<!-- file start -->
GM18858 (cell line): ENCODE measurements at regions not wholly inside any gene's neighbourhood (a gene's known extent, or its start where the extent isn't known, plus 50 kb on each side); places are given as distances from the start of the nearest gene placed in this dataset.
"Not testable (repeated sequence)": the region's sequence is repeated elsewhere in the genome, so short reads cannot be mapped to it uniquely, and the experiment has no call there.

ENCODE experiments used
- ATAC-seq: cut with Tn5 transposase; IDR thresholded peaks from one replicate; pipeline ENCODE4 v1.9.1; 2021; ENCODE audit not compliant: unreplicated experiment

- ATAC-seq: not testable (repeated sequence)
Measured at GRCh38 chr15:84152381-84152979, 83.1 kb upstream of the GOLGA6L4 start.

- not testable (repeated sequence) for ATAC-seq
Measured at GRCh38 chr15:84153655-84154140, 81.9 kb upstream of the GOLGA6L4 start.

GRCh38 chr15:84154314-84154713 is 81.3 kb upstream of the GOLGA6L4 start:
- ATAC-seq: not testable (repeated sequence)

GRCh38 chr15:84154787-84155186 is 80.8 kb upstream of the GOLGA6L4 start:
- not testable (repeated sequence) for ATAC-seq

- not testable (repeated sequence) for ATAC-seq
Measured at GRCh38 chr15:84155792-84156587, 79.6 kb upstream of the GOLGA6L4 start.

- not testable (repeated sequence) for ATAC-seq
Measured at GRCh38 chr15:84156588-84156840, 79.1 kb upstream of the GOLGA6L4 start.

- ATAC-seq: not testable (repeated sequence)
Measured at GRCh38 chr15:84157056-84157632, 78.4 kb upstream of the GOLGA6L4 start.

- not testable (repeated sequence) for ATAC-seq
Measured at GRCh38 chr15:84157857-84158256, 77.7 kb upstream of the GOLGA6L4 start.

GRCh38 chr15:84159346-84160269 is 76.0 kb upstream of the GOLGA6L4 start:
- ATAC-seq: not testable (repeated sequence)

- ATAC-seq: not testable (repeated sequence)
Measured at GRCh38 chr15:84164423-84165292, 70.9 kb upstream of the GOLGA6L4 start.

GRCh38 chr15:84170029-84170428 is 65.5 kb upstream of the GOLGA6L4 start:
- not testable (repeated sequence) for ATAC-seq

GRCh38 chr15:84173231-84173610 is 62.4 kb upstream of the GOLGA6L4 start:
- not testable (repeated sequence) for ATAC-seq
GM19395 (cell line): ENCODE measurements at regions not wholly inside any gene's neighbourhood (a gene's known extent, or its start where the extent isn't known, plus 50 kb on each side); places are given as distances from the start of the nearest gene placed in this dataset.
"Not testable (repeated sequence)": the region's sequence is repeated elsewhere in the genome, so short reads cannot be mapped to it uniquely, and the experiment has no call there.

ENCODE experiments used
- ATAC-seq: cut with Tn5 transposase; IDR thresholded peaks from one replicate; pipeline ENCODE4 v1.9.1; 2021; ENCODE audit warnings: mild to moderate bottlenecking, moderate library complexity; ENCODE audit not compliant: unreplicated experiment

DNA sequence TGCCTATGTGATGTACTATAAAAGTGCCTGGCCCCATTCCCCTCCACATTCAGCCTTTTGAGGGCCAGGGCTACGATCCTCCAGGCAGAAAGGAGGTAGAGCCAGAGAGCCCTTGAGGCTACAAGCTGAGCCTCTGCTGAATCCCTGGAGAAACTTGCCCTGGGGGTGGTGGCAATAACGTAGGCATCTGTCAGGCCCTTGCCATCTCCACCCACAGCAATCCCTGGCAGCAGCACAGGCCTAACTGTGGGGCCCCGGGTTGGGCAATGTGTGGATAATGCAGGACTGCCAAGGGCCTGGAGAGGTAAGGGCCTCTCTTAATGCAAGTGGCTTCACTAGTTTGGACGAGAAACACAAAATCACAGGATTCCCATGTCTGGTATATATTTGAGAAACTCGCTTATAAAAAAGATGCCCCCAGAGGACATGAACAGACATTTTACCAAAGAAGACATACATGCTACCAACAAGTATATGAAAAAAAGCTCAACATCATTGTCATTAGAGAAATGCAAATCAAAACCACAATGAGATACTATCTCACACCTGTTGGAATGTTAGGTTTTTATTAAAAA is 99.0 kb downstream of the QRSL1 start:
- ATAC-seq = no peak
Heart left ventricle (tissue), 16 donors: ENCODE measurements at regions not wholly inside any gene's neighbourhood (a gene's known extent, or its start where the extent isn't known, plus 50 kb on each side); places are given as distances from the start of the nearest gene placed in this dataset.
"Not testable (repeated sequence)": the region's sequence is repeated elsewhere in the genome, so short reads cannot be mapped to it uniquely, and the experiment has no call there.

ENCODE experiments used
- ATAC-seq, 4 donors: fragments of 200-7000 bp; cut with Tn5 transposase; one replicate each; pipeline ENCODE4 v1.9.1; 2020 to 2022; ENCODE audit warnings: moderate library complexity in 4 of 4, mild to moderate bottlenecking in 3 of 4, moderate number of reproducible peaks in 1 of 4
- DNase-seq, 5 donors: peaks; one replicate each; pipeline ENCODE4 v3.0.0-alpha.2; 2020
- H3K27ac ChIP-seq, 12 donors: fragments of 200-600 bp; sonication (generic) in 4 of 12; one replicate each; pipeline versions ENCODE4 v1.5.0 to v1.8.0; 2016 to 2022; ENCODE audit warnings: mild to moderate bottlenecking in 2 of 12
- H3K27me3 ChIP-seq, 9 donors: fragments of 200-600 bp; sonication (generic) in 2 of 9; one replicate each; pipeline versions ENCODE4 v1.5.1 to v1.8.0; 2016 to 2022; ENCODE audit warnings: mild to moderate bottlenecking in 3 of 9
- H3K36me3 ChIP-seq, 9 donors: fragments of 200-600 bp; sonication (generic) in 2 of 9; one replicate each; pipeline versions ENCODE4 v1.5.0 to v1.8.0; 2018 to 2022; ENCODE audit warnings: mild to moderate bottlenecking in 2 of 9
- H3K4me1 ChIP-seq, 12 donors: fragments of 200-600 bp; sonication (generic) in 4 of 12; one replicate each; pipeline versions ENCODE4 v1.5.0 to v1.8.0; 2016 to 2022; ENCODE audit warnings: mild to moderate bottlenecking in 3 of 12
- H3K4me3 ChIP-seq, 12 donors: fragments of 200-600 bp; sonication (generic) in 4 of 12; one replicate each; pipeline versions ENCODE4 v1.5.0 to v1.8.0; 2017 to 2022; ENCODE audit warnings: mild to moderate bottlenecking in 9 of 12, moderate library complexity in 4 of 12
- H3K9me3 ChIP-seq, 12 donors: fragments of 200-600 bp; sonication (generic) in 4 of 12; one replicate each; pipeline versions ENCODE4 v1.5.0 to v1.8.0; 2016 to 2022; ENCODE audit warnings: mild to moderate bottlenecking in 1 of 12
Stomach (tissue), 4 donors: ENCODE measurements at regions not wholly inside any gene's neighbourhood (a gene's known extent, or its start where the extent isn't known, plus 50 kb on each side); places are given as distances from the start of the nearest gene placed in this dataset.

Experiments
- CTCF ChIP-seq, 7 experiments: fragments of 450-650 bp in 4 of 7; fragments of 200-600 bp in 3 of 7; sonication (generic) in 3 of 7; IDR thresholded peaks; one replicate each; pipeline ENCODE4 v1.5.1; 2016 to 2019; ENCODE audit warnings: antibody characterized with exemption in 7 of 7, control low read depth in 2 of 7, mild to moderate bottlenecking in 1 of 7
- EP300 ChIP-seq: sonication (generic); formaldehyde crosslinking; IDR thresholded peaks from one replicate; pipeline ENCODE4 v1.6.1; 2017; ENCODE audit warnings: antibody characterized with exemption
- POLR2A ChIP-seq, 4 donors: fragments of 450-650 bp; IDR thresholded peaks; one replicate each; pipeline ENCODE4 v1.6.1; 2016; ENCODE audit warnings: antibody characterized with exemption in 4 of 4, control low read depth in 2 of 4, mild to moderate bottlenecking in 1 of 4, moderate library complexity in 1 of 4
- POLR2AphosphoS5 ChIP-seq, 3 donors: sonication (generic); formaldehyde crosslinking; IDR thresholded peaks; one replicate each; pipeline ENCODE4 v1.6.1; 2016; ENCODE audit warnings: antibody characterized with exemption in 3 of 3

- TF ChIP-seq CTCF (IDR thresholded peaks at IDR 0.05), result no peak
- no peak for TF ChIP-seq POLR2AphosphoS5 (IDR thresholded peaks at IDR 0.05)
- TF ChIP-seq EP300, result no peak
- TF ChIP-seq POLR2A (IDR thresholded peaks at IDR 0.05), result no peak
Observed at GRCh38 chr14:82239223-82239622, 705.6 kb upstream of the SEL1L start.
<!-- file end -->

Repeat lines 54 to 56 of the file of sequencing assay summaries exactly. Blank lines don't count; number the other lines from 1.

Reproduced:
- TF ChIP-seq EP300, result no peak
- TF ChIP-seq POLR2A (IDR thresholded peaks at IDR 0.05), result no peak
Observed at GRCh38 chr14:82239223-82239622, 705.6 kb upstream of the SEL1L start.